How Administrative Forbearance May Affect Your Student Loan Interest DeductionMarch 4, 2021
If you’re a student loan borrower who is used to getting a tax refund every year, 2021 might look a little different.
The administrative forbearance period instituted as a response to the COVID-19 pandemic has helped many borrowers stay afloat during an economic recession, but it also comes with some tax implications that shouldn’t be ignored.
Read below to see if administrative forbearance may have affected your ability to take the student loan interest deduction this year.
What is the Student Loan Interest Deduction?
The student loan interest deduction lets some borrowers deduct up to $2,500 in interest on both federal and private student loans. This deduction is available to all qualifying taxpayers, even those who take the standard deduction.
There are income limits for this deduction. Single borrowers whose modified adjusted gross income (MAGI) is less than $70,000 are eligible for the full deduction, while individuals whose MAGI is between $70,000 and $85,000 can only take a partial deduction. Borrowers with MAGIs greater than $85,000 do not qualify for the deduction.
Married couples with a MAGI below $140,000 can take the full deduction, and those with a MAGI between $140,000 and $170,000 will only be eligible for a partial deduction. The deduction is phased out completely for couples with a MAGI over $170,000.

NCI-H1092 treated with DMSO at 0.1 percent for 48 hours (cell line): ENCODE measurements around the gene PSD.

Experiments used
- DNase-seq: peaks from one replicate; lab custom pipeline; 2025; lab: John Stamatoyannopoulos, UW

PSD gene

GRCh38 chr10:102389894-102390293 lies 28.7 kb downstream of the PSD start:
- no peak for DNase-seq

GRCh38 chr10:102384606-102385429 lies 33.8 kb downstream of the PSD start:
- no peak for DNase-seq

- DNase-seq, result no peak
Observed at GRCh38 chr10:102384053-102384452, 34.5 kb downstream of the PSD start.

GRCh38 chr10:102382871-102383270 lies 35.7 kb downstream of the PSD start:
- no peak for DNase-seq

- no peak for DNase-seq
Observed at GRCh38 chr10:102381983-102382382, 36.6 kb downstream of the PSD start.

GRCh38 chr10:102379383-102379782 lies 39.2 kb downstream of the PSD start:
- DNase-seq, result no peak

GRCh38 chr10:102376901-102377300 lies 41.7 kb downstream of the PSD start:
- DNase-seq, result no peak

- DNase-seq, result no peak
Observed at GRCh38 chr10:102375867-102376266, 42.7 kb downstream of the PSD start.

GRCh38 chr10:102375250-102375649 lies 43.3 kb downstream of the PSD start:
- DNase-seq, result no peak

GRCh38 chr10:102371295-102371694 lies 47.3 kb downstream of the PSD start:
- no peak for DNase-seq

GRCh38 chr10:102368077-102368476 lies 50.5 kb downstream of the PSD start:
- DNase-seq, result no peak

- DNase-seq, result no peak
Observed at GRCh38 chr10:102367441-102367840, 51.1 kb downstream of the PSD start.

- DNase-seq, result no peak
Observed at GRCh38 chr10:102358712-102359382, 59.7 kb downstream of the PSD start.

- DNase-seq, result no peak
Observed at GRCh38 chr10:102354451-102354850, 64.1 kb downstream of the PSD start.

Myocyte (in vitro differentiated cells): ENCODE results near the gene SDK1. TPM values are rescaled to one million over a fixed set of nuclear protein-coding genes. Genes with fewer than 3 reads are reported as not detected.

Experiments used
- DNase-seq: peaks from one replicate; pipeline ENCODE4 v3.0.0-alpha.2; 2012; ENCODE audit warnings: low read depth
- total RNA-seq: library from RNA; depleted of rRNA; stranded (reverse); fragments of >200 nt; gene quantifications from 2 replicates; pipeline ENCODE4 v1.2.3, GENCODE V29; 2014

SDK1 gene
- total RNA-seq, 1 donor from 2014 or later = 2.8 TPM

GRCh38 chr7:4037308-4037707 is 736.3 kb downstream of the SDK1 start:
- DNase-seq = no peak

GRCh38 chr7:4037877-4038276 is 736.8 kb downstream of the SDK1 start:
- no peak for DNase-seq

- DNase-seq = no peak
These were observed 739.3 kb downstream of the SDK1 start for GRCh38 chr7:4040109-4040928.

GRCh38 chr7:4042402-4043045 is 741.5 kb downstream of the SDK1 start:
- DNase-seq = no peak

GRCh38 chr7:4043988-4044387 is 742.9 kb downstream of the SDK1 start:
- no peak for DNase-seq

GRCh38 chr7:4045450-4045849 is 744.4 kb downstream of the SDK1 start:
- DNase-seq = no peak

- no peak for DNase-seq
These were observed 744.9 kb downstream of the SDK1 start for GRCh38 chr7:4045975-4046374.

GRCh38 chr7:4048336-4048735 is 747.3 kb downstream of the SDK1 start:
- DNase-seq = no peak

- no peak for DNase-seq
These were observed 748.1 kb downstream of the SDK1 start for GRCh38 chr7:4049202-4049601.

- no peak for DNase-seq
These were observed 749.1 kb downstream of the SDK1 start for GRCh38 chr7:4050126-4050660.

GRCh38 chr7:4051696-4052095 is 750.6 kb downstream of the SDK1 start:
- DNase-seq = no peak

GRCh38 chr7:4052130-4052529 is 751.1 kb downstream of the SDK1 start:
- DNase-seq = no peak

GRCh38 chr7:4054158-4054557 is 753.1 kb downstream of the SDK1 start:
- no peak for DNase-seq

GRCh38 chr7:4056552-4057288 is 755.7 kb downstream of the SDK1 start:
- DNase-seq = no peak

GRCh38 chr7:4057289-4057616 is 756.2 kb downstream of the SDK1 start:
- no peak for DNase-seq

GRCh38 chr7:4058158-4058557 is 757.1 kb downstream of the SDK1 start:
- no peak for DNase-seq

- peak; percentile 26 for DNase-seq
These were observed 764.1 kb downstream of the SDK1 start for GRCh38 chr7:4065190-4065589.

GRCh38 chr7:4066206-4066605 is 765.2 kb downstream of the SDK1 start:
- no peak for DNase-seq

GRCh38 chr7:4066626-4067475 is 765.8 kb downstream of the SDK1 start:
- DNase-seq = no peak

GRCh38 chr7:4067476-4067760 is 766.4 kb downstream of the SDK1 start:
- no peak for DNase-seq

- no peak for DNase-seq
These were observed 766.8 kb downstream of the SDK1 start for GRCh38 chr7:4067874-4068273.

Only married couples filing jointly are eligible to take the deduction. If you and your spouse file taxes separately, you won’t qualify. Also, you can’t use the deduction if someone else claims you as a dependent on a tax return, like a parent or legal guardian.
Can You Deduct Student Loan Interest if Your Loans Are in Administrative Forbearance?
What makes the student loan tax break different this year is that the federal government had an administrative forbearance in place for most of 2020. Borrowers with federal loans were not required to make payments starting in March 2020, and many took advantage of that option.
Because of this, many borrowers may not have paid as much interest as they normally do. This affects how much of a student loan interest deduction they can qualify for. Some borrowers may have paid so little in total interest that they won’t even receive a 1098-E form, which is the official tax form showing how much student loan interest you paid during the previous year.
This form is only sent to borrowers who paid more than $600 in total interest from each loan servicer. It does not mean that those who paid $599 or less do not qualify for the deduction. If your MAGI is below the limits and you meet the other requirements, you can deduct your student loan interest. You’ll just have to work harder to figure out how much you can deduct.
Log onto your online student loan account and calculate how much interest you paid in 2020. If you have student loans from different providers, make sure to check each servicer’s website.